Serum sodium below <130mmol/L occurs in up to 30% of hospital inpatients and many older patients. However, sudden and dramatic falls in sodium to <120mmol/L can be life-threatening and requires evaluation of fluid status to determine emergency management.
A history of recent fluid loss makes hypovolaemia the most likely cause of hyponatraemia.
Dizziness on standing suggests postural hypotension.
The rapidity of onset of hyponatraemia is as important as its biochemical severity in terms of planning treatment.
Previous blood results are extremely useful in helping define the duration of hyponatraemia.
Thirst is usually a good indicator of dehydration, and may raise the possibility of new diabetes mellitus with factitious hyponatraemia due to high glucose levels. The sensation of thirst must be differentiated from that of a dry mouth.
It is useful to know if the patient tends to drink large or small volumes.
Recent surgery increases the chance that the patient is dehydrated.
Recent IV fluid use increases the chance that the patient is hypervolaemic due to inappropriate treatment.
Neurological sequellae are common with hyponatraemia and can be a guide to its duration.
Acute and deteriorating neurological signs demand HDU, very close monitoring and even consideration of IV hypertonic saline.
Virtually any intra-thoracic pathology such as pneumonia, pulmonary abscess, tuberculosis or broncogenic carcinoma may be associated with the syndrome of inappropirate anti-diuretic hormone (SIADH).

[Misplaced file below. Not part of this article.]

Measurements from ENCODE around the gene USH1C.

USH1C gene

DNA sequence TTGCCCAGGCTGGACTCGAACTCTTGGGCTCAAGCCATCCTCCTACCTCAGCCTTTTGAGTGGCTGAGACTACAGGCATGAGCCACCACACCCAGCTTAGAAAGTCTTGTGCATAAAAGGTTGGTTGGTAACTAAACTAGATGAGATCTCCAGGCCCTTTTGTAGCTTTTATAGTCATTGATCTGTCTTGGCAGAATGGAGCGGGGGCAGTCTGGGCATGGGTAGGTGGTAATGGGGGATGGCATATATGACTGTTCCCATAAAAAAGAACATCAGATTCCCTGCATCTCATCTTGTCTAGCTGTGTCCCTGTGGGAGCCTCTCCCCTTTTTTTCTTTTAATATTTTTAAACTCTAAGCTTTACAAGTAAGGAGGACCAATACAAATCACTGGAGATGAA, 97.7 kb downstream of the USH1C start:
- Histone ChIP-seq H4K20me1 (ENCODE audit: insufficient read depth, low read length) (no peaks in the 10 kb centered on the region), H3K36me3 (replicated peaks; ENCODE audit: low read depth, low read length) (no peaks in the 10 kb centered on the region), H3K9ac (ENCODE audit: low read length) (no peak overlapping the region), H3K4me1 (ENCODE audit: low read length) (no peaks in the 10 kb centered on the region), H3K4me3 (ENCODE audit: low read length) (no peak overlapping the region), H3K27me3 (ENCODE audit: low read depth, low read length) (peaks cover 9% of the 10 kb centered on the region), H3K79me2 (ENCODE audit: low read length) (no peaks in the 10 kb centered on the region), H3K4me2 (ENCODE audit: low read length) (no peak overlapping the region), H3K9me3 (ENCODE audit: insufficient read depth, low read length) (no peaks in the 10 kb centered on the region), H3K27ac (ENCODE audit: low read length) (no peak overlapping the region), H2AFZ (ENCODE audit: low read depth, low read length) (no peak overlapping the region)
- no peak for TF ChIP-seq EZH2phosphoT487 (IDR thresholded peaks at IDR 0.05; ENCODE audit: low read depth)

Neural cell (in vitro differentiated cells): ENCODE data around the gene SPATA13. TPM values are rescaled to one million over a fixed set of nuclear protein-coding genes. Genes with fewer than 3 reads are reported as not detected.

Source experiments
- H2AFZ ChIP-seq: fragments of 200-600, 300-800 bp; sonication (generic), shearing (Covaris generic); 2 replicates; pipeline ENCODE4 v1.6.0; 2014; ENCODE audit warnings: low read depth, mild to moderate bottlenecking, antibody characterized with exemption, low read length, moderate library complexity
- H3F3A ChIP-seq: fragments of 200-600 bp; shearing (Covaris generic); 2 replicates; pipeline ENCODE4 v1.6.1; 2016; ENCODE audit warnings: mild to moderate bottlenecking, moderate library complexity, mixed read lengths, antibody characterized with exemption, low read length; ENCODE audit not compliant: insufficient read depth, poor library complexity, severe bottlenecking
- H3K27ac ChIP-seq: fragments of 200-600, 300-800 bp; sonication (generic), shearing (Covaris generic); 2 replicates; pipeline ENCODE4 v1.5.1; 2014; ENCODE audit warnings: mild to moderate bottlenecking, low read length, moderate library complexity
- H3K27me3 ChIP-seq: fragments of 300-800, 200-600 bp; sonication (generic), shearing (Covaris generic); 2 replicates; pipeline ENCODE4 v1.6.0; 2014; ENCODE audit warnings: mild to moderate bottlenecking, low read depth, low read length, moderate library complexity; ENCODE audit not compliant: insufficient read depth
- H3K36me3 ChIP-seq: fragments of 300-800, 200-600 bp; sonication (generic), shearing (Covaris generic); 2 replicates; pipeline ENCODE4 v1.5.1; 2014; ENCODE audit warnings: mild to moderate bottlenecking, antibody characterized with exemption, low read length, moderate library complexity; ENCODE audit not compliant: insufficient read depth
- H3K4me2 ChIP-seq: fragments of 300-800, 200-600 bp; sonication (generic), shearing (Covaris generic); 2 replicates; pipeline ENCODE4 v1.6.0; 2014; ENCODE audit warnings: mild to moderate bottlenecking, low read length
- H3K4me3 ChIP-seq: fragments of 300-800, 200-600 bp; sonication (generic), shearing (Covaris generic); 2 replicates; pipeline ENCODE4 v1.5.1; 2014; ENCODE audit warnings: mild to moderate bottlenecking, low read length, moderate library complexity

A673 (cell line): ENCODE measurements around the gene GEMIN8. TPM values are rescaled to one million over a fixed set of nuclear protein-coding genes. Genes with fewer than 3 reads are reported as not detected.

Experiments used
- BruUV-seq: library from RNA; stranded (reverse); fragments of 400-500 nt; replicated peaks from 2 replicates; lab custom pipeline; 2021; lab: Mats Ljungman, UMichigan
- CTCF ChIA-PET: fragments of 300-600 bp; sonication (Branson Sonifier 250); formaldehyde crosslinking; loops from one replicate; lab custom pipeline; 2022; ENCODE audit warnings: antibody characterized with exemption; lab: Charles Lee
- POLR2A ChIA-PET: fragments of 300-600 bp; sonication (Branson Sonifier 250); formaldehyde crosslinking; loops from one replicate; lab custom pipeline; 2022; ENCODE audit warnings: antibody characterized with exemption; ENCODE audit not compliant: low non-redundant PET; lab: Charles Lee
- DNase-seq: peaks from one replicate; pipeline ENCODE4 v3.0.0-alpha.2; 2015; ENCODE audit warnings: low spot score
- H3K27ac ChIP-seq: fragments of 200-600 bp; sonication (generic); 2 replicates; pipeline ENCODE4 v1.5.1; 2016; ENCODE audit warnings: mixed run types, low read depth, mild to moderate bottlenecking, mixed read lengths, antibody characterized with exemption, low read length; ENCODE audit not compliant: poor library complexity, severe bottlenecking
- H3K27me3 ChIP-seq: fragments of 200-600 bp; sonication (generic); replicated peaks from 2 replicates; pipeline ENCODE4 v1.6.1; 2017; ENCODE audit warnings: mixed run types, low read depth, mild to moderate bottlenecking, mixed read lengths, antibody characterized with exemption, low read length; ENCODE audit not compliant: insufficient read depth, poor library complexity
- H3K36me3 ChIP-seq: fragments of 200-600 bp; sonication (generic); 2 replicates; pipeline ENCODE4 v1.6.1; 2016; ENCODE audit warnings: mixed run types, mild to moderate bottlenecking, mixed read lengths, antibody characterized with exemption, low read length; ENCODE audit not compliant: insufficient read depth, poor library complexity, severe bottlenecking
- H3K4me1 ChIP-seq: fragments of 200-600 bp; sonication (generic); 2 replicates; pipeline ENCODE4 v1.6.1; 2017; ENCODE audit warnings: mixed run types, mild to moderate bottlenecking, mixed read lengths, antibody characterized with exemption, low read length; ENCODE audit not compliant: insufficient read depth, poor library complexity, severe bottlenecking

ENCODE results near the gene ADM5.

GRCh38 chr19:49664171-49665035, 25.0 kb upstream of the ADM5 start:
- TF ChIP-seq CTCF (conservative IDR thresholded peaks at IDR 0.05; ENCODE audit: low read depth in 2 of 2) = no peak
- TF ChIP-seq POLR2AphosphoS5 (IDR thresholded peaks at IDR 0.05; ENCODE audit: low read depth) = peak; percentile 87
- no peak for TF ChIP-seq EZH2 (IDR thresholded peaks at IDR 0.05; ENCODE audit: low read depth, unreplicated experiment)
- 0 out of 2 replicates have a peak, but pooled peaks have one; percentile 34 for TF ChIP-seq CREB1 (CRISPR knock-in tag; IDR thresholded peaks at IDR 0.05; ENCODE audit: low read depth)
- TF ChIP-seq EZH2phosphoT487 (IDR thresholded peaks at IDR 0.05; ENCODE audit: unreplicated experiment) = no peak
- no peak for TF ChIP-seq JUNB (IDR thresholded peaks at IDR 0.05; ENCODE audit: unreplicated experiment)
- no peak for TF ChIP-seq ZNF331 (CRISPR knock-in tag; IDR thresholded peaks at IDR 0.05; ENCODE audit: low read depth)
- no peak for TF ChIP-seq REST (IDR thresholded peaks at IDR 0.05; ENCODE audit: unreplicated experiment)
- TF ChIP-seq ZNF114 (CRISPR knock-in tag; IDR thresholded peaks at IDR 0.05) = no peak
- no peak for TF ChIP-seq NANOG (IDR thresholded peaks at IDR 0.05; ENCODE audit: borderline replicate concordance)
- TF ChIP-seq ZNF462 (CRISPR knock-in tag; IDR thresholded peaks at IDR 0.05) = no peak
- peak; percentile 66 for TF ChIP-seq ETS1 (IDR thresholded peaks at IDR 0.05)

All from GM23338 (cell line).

Recent neurosurgery as well as stroke, intracerebral hemorrhage, abscess or other space occupying lesions may be associated with hyponatraemia due to SIADH or occasionally cerebral salt wasting.
Alcohol excess increases the risk of developing hyponatreamia and also increases the risks associated with it.
These all raise the possibility of hypervolaemic hyponatraemia.
Diuretic use is very frequently associated with hyponatraemia and increased urinary sodium excretion.
ACE inhibitors and ARB receptor blockers are also frequently associated with hyponatraemia.
Multiple agents are also associated with the syndrome of inappropriate ADH including selective serotonin reuptake inhibitors, Carbamazepine, Desmopressin, Phenothiazines, Tricyclic antidepressants, Cyclophosphamide, Opiates, Vincristine, Non steroidal anti-inflammatory drugs, Clofibrate and Proton pump inhibitors.